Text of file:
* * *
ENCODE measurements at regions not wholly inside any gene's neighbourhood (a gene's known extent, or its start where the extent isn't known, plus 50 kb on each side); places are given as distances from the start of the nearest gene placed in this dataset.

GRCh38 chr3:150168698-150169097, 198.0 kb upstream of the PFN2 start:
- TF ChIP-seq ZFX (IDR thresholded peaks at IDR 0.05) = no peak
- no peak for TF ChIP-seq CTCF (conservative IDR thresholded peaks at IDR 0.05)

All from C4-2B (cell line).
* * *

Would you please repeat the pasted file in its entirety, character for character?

ENCODE measurements at regions not wholly inside any gene's neighbourhood (a gene's known extent, or its start where the extent isn't known, plus 50 kb on each side); places are given as distances from the start of the nearest gene placed in this dataset.

GRCh38 chr3:150168698-150169097, 198.0 kb upstream of the PFN2 start:
- TF ChIP-seq ZFX (IDR thresholded peaks at IDR 0.05) = no peak
- no peak for TF ChIP-seq CTCF (conservative IDR thresholded peaks at IDR 0.05)

All from C4-2B (cell line).